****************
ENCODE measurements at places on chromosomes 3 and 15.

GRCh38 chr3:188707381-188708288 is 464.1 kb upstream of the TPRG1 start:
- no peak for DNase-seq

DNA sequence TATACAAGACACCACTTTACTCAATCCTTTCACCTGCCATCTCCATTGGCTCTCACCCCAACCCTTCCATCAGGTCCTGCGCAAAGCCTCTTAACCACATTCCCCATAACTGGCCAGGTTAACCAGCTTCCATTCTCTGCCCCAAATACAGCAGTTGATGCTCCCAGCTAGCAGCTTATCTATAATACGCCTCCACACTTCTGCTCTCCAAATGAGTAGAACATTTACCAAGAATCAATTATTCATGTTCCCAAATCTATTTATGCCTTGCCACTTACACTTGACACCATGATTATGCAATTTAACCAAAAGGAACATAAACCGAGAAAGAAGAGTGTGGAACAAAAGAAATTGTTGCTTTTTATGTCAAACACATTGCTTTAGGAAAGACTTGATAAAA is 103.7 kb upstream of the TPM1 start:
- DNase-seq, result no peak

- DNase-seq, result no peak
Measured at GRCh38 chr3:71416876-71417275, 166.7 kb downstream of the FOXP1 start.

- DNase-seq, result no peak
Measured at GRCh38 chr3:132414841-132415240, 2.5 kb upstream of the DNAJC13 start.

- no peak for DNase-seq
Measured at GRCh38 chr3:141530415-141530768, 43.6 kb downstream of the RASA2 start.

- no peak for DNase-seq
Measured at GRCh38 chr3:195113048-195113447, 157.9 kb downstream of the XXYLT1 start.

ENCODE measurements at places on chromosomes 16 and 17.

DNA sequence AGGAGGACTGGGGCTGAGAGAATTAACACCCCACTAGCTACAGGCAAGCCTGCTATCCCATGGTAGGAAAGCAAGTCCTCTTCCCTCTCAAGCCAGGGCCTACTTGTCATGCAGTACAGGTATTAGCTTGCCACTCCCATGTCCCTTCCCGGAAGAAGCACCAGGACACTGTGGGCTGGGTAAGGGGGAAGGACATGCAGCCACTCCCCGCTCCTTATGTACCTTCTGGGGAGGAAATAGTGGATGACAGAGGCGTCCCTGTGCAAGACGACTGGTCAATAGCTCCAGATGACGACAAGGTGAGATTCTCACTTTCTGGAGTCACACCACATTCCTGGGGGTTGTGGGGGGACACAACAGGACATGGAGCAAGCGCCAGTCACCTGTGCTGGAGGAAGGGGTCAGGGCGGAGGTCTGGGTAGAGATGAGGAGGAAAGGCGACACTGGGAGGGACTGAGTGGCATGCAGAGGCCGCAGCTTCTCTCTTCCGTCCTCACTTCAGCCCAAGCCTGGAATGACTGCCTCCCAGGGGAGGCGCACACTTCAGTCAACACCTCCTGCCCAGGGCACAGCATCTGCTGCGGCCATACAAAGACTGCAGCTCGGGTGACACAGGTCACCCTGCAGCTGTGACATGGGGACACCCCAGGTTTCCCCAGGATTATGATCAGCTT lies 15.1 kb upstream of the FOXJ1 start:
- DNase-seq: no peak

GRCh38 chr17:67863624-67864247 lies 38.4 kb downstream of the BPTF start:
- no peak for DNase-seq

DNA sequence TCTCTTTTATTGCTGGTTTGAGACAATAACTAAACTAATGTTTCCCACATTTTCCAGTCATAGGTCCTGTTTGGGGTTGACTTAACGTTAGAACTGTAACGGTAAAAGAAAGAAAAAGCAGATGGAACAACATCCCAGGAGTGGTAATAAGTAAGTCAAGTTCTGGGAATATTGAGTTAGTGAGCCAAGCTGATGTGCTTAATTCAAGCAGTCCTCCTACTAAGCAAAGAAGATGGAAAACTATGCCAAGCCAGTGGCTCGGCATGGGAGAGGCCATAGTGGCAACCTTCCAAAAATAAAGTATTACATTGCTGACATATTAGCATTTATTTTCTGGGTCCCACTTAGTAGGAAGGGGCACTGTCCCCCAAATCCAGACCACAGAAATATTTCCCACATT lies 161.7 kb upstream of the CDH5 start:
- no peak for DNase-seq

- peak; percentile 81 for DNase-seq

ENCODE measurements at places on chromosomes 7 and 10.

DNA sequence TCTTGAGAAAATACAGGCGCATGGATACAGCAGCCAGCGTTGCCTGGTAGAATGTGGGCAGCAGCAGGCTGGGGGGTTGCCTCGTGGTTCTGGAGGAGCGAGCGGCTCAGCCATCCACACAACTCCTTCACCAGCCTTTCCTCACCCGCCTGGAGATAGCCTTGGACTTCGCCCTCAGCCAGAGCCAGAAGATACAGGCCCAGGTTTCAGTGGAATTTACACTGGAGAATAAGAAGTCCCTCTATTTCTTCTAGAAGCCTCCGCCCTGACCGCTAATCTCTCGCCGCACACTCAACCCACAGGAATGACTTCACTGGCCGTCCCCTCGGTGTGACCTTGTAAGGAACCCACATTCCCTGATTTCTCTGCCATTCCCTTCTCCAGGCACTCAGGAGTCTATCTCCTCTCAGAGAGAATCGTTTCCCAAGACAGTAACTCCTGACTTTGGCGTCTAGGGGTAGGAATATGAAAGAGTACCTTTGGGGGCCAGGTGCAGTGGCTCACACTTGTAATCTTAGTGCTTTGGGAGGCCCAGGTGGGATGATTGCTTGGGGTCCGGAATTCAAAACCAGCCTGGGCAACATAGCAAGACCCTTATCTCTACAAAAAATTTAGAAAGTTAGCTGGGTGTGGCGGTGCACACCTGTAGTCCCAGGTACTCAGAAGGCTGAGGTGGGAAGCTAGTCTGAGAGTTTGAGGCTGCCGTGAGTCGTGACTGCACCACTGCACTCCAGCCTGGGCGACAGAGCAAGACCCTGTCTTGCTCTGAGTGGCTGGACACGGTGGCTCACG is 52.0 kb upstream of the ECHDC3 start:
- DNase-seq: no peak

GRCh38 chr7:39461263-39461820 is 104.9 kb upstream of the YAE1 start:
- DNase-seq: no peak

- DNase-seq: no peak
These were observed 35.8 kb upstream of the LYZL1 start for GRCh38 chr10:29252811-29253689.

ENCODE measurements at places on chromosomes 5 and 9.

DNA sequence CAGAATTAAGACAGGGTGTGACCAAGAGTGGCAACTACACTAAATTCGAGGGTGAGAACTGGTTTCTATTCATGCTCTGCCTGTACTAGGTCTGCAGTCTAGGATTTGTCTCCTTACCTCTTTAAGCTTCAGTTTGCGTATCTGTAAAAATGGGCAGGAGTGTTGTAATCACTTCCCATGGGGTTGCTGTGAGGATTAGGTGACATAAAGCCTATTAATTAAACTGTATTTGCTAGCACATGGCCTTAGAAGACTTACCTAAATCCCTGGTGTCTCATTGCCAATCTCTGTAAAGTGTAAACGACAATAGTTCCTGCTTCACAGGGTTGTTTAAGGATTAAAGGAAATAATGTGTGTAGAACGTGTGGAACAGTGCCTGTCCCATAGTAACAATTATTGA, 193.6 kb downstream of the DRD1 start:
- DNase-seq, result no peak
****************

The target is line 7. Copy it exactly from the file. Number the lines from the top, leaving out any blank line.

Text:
Measured at GRCh38 chr3:71416876-71417275, 166.7 kb downstream of the FOXP1 start.